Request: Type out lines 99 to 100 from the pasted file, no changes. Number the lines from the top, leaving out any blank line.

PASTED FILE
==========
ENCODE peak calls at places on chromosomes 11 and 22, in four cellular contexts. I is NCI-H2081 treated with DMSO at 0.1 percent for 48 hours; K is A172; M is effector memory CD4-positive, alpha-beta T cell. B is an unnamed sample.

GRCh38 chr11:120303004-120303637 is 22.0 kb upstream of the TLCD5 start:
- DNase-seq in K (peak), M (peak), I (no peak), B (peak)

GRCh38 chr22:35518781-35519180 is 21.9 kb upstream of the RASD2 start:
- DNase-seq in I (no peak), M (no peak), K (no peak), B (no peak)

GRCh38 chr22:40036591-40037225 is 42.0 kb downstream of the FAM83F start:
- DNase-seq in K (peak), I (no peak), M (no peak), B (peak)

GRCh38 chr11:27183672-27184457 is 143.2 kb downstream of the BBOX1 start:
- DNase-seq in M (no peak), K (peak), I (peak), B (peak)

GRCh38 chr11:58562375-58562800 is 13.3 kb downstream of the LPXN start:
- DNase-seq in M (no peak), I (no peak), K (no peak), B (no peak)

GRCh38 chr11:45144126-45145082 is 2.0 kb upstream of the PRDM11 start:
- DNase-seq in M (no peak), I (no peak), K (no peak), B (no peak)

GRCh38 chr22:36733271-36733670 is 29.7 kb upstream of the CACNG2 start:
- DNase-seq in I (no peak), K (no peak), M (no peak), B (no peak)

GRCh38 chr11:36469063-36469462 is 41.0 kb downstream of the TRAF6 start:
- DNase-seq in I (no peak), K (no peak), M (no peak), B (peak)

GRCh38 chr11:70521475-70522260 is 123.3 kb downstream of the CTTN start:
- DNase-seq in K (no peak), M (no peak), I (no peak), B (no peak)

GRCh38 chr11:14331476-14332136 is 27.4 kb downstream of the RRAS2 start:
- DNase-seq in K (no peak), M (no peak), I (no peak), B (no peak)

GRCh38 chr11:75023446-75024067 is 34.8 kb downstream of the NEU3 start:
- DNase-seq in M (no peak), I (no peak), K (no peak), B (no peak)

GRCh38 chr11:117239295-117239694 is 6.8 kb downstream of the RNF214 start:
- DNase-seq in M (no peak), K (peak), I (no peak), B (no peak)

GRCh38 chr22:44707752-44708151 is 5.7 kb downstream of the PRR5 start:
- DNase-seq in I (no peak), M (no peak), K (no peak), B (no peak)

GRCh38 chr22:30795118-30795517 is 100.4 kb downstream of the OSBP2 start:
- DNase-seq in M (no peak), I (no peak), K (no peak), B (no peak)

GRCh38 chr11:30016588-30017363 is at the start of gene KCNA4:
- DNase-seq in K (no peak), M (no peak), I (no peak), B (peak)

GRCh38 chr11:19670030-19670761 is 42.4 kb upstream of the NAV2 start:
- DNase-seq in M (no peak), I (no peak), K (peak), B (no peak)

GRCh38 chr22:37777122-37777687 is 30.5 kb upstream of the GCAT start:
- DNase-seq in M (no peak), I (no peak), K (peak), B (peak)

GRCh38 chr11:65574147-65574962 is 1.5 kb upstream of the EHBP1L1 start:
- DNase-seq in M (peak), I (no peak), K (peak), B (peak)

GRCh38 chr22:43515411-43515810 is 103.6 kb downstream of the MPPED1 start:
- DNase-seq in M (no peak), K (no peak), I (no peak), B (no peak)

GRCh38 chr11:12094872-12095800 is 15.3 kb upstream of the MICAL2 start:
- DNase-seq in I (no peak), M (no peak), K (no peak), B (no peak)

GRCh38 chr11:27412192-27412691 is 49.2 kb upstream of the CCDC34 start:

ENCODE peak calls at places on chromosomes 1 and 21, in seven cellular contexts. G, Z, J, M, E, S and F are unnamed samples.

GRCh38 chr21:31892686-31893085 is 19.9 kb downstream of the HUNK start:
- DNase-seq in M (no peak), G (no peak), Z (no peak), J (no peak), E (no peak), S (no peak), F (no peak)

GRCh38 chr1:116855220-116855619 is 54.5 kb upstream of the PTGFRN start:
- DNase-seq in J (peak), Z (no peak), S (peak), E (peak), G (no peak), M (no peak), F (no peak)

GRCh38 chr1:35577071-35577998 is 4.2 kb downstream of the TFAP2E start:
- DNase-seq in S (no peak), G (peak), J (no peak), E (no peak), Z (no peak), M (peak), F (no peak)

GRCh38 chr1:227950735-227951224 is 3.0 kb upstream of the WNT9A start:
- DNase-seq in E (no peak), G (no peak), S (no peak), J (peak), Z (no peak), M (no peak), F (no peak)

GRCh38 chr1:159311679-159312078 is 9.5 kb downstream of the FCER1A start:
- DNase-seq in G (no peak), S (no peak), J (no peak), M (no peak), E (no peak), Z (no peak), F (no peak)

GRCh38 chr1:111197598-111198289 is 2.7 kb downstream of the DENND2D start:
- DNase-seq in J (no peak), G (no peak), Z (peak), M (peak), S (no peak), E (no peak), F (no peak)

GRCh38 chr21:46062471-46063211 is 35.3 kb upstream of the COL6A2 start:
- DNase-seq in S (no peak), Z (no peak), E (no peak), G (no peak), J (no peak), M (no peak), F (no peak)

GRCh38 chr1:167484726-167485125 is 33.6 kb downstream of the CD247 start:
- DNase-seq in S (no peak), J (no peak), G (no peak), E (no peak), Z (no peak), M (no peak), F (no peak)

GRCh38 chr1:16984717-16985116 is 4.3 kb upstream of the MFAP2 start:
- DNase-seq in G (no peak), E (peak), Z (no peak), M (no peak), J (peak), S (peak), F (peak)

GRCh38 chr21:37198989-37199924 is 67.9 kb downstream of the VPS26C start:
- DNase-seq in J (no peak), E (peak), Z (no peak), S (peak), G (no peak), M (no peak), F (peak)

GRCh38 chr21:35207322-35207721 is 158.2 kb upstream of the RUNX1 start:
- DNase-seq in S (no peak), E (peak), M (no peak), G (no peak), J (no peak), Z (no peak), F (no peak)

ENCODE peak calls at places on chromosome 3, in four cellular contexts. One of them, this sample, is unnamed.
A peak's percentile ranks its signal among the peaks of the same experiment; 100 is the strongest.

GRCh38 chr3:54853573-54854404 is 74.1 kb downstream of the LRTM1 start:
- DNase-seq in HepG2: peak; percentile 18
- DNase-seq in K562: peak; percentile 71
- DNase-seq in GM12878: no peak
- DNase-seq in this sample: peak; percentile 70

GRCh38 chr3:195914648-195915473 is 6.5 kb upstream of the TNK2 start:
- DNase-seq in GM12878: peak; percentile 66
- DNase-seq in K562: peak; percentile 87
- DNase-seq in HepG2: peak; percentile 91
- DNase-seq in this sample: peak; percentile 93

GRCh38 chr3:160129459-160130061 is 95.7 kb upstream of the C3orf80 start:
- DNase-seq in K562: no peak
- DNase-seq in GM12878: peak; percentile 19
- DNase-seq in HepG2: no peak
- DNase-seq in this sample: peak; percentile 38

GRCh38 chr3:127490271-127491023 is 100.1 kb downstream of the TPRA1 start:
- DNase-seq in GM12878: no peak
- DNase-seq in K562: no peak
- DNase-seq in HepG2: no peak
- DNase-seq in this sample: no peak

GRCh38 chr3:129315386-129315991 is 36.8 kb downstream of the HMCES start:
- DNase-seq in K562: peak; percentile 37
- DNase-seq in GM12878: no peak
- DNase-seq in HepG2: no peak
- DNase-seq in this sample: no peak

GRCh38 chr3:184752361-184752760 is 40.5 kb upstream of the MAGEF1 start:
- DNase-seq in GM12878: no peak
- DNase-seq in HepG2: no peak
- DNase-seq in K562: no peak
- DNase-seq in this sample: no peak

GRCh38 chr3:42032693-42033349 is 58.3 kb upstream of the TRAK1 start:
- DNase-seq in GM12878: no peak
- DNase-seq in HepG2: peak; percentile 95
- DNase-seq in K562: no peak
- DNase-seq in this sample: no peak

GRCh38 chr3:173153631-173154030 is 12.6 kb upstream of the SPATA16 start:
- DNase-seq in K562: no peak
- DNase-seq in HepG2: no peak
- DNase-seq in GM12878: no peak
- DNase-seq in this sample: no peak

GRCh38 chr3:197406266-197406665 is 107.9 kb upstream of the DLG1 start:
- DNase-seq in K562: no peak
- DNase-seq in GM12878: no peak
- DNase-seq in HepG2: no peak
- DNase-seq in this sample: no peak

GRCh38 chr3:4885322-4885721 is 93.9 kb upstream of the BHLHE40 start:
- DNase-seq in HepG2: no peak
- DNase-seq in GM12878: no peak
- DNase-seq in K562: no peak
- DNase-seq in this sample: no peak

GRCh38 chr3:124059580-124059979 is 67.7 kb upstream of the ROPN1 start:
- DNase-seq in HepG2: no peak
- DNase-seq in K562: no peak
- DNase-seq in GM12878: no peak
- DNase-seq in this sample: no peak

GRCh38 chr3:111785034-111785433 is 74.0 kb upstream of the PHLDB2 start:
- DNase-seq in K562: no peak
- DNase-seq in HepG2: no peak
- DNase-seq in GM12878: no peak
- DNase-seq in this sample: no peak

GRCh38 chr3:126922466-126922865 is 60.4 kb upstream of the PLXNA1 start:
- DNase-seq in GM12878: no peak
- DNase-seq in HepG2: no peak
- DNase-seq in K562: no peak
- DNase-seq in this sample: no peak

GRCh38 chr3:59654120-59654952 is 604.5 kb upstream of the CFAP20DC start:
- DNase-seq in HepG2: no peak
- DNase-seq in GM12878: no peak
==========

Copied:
- DNase-seq in GM12878: no peak
- DNase-seq in HepG2: peak; percentile 95